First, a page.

Long-term follow-up of Chinese patients who received delayed treatment for 6-pyruvoyl-tetrahydropterin synthase deficiency.Mol Genet Metab. 2006 Feb; 87(2):128-34.MG
6-Pyruvoyl-tetrahydropterin synthase (PTPS) deficiency is the most important type of BH4 deficiency related to hyperphenylalaninemia. PTPS deficiency may not only cause a typical phenylketonuric phenotype, but is also accompanied by various neurological signs and symptoms due to impaired synthesis of catecholamines and serotonin. Reports of the long-term outcomes of these patients, especially after delayed onset of therapy, are few.
We reviewed the characteristics of 10 PTPS-deficient patients whose treatment onset with tetrahydrobiopterin, L-DOPA, and hydroxytryptophan had been delayed. The relationships among clinical manifestations, biochemical findings, genotypes, and long-term outcomes were analyzed.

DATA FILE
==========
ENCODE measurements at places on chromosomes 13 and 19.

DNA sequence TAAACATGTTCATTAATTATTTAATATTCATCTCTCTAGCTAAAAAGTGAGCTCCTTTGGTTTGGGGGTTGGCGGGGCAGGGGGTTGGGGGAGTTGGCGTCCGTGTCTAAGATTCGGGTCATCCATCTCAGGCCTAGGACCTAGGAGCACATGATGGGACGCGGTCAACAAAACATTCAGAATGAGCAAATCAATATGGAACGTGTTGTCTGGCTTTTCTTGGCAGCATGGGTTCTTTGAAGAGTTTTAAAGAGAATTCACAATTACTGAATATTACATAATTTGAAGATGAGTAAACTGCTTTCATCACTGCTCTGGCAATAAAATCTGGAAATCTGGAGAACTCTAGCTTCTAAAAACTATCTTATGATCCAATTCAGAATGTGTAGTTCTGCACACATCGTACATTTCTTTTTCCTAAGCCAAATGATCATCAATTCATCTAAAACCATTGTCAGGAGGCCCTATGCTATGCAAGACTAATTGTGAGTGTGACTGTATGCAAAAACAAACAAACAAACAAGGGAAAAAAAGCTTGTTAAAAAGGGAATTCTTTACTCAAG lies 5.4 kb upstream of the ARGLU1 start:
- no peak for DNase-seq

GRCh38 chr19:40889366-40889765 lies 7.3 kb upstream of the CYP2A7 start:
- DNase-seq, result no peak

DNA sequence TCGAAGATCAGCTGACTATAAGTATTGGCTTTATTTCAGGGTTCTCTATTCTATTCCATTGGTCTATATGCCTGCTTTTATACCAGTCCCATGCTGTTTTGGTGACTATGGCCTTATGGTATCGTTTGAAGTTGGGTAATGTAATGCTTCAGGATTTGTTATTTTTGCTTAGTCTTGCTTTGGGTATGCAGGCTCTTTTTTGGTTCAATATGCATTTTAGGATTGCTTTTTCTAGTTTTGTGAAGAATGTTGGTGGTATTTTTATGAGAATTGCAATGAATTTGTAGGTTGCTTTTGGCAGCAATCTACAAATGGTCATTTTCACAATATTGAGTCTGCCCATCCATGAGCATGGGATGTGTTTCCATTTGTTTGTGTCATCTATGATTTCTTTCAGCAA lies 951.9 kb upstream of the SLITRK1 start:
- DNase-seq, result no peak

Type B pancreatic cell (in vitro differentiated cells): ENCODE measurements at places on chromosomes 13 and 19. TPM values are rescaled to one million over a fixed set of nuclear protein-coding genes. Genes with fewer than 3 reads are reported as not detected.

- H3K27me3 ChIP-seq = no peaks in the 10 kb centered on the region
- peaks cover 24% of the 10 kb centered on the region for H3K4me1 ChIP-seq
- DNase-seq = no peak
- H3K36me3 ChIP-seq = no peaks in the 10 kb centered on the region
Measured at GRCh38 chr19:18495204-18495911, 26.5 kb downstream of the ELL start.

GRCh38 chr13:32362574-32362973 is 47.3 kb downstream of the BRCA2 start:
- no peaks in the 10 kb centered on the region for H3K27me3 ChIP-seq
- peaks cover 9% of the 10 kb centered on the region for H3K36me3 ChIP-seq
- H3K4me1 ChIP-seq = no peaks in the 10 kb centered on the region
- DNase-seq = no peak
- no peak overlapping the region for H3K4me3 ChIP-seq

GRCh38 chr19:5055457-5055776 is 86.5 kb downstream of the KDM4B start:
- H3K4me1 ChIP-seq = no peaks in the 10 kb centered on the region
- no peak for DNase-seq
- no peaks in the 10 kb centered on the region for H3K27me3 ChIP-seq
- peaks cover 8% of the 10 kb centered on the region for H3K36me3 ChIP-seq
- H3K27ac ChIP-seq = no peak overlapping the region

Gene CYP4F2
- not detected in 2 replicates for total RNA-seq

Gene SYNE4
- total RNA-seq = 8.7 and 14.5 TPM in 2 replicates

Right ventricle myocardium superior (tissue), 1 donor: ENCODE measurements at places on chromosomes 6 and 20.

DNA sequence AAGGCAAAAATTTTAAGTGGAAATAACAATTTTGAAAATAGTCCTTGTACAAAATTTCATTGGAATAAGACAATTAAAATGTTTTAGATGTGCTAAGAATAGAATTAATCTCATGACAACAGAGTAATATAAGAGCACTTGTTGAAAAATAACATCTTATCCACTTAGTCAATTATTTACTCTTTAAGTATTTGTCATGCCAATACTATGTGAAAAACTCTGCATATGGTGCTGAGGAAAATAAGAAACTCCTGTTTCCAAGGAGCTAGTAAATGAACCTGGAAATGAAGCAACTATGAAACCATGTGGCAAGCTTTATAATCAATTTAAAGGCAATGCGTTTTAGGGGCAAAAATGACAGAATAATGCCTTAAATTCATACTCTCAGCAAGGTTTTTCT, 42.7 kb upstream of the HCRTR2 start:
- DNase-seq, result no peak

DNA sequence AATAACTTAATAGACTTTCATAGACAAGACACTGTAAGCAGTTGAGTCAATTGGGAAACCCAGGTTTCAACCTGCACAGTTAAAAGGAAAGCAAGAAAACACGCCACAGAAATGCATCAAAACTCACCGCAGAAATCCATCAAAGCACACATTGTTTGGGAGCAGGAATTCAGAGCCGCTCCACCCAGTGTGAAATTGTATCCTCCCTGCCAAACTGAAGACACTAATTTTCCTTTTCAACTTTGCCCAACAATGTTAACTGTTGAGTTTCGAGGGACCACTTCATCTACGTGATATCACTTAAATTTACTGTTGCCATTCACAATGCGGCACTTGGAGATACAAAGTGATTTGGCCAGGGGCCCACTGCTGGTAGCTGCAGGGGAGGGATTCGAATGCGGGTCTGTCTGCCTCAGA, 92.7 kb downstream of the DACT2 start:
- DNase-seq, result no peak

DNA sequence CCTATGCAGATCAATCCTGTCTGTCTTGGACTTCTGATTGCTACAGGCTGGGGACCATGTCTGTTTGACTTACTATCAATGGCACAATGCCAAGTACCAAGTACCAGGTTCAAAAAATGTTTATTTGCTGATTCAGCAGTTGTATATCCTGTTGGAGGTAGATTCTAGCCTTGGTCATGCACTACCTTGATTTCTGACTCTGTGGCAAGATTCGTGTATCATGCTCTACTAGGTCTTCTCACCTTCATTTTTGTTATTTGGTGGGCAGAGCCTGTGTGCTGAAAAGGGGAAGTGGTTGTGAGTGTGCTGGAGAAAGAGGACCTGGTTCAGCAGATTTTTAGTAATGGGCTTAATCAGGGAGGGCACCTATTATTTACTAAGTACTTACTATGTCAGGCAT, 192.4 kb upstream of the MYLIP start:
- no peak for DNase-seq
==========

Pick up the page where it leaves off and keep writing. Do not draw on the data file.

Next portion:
We classified eight patients as having severe forms, and two as having moderate forms of PTPS deficiency. Improvements in neurological status and intelligence/developmental quotient (IQ/DQ) were observed in all patients, up to approximately 15 years of follow-up. One patient began walking and talking after 4 years of treatment. In patients with severe disease, the mean initial IQ/DQ was 45.40 +/- 13.94, and the final full-scale intelligence quotient (FIQ) score was 62.8 +/- 13.06 (p = 0.042), with a mean increment of 17.4 +/- 5.27 over 15.86 +/- 4.85 years of follow-up. Two patients with moderately severe disease had FIQ increases from 75 to 77 and from 76 to 80 points, respectively.
The administration of neurotransmitters based on clinical response and adverse effects was beneficial in patients whose treatment of PTPS deficiency was delayed. Sustained clinical improvements were observed up to 15 years of follow-up.